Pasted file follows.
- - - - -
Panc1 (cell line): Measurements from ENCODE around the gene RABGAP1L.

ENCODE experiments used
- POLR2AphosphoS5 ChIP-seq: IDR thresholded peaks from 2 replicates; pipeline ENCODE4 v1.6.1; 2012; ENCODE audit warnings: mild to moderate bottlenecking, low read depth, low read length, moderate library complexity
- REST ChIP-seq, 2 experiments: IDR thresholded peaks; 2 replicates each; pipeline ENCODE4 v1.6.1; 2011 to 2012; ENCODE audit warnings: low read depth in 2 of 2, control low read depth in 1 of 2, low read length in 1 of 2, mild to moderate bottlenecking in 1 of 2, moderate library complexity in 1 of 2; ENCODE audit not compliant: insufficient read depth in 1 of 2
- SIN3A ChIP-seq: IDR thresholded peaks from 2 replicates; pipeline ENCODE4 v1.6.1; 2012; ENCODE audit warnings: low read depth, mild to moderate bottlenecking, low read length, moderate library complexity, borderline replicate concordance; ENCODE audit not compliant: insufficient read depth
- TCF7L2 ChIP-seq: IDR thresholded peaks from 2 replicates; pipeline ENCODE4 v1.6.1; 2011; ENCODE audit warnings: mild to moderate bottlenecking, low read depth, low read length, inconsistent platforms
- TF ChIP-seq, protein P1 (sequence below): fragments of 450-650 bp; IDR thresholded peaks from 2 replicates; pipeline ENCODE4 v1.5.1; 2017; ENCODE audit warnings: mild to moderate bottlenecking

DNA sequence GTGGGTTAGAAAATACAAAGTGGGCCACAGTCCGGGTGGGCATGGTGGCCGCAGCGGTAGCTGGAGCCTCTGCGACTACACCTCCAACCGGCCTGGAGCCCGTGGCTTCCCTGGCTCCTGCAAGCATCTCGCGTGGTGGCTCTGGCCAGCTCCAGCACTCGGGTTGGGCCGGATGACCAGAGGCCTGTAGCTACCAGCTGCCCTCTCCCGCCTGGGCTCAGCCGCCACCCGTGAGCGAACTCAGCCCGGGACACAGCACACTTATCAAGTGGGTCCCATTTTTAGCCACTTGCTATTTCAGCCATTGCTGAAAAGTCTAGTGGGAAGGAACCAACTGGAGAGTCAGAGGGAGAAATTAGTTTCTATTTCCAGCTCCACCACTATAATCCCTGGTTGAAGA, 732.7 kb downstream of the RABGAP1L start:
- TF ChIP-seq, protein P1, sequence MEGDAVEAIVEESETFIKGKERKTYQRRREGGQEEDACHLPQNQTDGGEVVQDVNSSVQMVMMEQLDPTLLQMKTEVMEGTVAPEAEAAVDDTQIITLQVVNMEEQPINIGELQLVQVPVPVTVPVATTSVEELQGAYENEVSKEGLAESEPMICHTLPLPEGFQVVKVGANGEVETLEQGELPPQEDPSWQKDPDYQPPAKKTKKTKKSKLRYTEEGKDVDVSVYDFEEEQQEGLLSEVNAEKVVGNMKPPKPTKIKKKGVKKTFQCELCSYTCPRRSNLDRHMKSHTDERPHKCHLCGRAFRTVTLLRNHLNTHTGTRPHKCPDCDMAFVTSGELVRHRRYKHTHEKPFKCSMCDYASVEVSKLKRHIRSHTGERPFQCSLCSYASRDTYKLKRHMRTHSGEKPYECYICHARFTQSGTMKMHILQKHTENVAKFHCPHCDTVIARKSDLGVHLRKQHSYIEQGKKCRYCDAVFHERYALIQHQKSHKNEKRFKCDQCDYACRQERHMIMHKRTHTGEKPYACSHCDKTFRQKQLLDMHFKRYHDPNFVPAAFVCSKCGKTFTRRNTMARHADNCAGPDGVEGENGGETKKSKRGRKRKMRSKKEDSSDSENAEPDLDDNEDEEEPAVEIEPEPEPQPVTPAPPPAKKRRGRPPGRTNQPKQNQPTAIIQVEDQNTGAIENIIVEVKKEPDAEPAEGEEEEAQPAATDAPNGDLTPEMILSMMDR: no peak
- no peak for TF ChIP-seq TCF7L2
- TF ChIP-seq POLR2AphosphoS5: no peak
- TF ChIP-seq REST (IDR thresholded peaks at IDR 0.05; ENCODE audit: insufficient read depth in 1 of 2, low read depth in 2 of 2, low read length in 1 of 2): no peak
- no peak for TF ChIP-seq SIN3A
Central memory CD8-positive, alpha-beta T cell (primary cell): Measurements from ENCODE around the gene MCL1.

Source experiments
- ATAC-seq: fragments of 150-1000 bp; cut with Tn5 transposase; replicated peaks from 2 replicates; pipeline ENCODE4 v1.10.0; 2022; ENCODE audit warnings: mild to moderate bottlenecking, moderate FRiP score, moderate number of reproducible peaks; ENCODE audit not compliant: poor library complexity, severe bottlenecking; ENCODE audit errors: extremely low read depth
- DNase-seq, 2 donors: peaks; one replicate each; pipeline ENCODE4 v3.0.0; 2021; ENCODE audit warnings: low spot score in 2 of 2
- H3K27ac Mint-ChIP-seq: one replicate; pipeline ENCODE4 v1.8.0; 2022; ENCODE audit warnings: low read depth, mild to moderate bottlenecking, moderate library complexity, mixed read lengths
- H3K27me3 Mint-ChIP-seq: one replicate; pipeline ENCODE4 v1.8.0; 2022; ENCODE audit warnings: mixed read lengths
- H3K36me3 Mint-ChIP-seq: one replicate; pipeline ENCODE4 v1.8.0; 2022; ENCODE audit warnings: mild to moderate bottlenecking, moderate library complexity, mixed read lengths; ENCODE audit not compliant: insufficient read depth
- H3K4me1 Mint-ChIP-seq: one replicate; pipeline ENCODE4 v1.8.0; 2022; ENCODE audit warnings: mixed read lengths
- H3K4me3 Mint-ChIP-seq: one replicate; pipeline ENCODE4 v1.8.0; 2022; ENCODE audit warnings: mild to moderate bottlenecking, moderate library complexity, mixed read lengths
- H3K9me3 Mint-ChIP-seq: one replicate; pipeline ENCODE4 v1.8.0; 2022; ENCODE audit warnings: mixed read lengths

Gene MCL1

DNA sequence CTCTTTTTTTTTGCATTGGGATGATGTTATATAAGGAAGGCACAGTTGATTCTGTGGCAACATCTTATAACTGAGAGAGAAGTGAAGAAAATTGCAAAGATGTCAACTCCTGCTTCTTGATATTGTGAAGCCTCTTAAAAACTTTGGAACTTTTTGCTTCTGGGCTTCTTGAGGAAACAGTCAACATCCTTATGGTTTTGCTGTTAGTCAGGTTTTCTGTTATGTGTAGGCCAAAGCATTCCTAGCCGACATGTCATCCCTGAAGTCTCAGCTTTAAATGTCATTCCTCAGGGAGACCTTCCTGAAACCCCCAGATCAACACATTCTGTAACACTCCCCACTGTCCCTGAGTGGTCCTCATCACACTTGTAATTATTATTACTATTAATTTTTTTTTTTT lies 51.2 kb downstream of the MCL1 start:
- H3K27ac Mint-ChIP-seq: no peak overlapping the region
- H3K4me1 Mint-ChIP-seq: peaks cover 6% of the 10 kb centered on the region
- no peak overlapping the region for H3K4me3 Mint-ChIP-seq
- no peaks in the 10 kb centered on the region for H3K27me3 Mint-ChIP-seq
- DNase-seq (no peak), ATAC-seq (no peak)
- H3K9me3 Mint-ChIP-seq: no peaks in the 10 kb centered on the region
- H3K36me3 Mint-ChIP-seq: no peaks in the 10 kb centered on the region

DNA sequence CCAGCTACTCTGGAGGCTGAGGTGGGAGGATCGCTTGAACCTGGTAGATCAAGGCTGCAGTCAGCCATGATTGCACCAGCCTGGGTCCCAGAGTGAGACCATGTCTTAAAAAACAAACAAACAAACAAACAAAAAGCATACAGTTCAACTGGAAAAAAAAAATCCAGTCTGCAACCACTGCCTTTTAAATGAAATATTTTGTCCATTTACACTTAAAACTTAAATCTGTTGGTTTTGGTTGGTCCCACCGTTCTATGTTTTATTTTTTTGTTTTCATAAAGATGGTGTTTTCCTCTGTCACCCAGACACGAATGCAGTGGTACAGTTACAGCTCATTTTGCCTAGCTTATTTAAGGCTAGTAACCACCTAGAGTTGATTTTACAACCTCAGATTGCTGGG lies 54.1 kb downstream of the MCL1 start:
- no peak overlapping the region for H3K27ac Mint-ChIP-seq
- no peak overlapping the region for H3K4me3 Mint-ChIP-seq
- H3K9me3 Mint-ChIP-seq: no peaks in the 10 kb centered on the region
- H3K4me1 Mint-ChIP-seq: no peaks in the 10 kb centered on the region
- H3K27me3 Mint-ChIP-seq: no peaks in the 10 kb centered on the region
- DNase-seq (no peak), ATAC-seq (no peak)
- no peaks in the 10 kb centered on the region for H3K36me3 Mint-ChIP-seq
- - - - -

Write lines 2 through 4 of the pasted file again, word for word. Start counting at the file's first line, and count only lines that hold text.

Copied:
ENCODE experiments used
- POLR2AphosphoS5 ChIP-seq: IDR thresholded peaks from 2 replicates; pipeline ENCODE4 v1.6.1; 2012; ENCODE audit warnings: mild to moderate bottlenecking, low read depth, low read length, moderate library complexity
- REST ChIP-seq, 2 experiments: IDR thresholded peaks; 2 replicates each; pipeline ENCODE4 v1.6.1; 2011 to 2012; ENCODE audit warnings: low read depth in 2 of 2, control low read depth in 1 of 2, low read length in 1 of 2, mild to moderate bottlenecking in 1 of 2, moderate library complexity in 1 of 2; ENCODE audit not compliant: insufficient read depth in 1 of 2